Eid al-Adha: Muslims worldwide prepare with caution for a quieter festival

A Muslim man learns and prays in a mosque in India. Photo by Riccardo Maria Mantero, courtesy of Flickr

SUNSET THURSDAY, JULY 30: Muslims worldwide express joyful appreciation for Ibrahim (Abraham) and his complete willingness to make a sacrifice during Eid al-Adha, the Feast of the Sacrifice. (Note: Dates and spellings vary.) On the morning of Eid, crowds typically spill out of mosques, into open fields and in parks, as Muslims celebrate both Ibrahim’s devotion and the miracle that took place on the sacrificial altar; this year, coronavirus measures will change how Muslims are gathering. Officially, Eid al-Adha begins after the descent of Mount Arafat by the pilgrims on Hajj in Mecca.

NEWS 2020: Saudi Arabia recently announced that for Eid al-Adha, prayers will only take place at certain mosques and the government’s preventative measures will be carried out (read more in this article, from Arab News). In Morocco, government officials are warning citizens to limit travel and avoid crowds for Eid al-Adha; in Indonesia, fewer animals will be sacrificed this year due to a lower demand. In Iraq, the nationwide nighttime curfew will be lifted after Eid al-Adha, and malls, airports and restaurants reopened; in multiple countries worldwide, online purchases will be the most popular (and only, in some regions) route for animal sacrifice for Eid al-Adha in 2020.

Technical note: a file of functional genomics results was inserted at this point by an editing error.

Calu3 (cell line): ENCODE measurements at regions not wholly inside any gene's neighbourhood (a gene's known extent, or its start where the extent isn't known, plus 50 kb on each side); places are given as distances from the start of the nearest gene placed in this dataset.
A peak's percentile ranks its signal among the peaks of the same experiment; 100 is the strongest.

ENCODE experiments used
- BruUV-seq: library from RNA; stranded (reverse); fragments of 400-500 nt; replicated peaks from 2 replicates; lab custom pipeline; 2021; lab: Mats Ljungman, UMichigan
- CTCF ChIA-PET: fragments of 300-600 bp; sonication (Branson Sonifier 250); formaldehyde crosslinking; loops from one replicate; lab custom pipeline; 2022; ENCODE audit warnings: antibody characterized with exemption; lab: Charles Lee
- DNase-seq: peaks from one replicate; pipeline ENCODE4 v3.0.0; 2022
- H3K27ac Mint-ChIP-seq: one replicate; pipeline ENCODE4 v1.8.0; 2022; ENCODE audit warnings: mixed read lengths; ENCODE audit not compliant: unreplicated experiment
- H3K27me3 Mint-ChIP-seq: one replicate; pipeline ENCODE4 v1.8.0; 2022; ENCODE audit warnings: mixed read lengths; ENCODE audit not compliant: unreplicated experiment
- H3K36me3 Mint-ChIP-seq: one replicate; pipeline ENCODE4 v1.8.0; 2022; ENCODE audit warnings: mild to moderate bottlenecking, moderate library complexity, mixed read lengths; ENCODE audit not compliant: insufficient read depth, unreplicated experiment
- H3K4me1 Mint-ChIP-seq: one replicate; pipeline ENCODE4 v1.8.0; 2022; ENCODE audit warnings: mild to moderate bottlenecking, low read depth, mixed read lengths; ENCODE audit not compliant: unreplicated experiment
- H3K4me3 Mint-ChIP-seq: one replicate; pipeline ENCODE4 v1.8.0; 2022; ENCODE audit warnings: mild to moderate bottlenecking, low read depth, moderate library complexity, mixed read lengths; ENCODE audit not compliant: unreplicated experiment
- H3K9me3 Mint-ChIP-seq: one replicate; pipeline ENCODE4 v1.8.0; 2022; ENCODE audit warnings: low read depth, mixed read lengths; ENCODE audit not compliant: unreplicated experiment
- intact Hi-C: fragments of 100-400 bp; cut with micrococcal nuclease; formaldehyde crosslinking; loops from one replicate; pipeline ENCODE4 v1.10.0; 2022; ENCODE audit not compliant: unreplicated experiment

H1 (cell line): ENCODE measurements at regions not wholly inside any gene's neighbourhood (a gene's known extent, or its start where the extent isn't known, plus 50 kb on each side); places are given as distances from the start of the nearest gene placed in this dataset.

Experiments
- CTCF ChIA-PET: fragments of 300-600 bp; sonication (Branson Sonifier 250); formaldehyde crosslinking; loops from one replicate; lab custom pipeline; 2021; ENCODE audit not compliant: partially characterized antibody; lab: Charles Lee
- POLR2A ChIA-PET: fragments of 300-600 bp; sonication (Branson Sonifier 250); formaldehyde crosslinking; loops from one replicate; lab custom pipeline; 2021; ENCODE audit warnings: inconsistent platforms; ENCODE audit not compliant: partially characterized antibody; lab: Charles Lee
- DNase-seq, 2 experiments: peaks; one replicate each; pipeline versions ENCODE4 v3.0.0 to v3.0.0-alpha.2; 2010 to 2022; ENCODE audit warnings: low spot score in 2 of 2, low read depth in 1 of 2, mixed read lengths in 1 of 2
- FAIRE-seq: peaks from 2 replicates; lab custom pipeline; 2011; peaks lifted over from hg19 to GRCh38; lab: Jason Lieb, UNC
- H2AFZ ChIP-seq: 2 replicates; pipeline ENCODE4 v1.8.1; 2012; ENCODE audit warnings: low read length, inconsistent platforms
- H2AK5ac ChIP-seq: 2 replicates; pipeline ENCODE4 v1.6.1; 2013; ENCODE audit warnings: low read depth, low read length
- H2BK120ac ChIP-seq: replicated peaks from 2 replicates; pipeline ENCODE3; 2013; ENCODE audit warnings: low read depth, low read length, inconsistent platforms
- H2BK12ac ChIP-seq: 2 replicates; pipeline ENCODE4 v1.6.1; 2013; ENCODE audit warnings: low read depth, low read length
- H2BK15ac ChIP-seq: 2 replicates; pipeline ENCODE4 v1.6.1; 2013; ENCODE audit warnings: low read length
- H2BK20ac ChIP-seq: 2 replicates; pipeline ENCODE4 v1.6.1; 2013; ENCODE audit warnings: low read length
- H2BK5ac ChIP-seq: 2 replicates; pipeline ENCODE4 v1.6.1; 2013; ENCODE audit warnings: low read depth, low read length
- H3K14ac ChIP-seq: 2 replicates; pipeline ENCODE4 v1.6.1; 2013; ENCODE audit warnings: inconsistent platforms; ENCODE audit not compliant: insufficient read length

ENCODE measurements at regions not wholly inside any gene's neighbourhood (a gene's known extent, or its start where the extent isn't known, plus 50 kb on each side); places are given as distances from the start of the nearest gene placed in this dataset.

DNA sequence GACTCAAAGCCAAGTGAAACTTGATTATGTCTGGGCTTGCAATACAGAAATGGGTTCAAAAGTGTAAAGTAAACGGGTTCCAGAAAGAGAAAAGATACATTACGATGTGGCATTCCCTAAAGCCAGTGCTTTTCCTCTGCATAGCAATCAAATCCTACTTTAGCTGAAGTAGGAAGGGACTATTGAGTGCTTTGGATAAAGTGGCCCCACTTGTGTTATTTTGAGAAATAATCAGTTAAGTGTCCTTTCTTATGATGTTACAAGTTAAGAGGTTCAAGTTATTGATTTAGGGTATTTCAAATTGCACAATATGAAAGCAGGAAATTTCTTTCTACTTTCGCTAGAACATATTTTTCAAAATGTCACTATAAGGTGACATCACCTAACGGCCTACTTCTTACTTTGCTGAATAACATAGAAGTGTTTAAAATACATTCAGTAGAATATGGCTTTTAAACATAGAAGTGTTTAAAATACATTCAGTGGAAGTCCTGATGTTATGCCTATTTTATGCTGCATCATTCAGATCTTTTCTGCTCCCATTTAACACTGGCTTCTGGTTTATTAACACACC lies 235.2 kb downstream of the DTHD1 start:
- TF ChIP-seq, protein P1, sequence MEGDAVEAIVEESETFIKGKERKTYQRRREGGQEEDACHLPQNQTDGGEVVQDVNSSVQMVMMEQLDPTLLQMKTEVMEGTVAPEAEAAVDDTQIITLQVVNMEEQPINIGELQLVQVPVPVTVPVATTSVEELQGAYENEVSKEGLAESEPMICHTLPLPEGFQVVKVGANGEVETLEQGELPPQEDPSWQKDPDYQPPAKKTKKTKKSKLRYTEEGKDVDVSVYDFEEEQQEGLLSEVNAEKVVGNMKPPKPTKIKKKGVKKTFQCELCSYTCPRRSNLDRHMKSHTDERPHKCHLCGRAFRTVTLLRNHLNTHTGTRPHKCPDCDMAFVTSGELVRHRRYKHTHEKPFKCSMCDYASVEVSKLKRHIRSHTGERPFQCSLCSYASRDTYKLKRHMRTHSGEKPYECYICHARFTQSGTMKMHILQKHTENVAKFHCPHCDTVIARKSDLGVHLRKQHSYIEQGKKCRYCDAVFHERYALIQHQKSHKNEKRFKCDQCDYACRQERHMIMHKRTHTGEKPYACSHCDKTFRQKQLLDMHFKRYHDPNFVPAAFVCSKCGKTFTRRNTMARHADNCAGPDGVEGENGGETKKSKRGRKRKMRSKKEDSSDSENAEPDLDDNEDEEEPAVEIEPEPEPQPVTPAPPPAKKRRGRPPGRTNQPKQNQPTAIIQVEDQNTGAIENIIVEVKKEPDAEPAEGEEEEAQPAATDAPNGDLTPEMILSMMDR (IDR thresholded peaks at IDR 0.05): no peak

Two joyous religious holidays are observed by all Muslims each year: Eid al-Fitr, ending the fasting month of Ramadan, and Eid al-Adha.

According to Muslim tradition, when Ibrahim lowered his arm to slaughter his son, the Archangel Gabriel placed a ram on the altar in place of Ishmael. In commemoration, Muslims sacrifice an animal on Eid al-Adha, keeping one-third of the share; giving one-third to relatives and neighbors; and donating the remaining one-third to the poor.

As often happens near this Eid, or holiday, special programs adapted to these Muslim customs help to provide a holiday meal to all observant families. One example: Here’s a news story this week from the Toledo, Ohio, area.

On the morning of Eid al-Adha, Muslims dress in their finest clothing and offer prayers (in most years, in congregation). Following prayers, adherents exchange festive greetings and give gifts (Eidi) to children. Even non-Muslims are invited to take part in the joyous feasts and festivities.

THE ‘GREATER EID’                

Sometimes called the Greater Eid (the Lesser Eid, Eid ul-Fitr, occurs at the end of Ramadan), Eid al-Adha calls able Muslims to sacrifice a halal animal. By sharing, it is ensured that even the most impoverished person may celebrate Eid. The animal sacrifice—which must meet specific age and quality requirements—may be performed anytime before sunset on the final day of Eid. Families that do not own an animal to slaughter contribute to a charity that will provide meat for the needy.

The events of Eid al-Adha often last between one and four days, although in some regions, various festivities carry on much longer.

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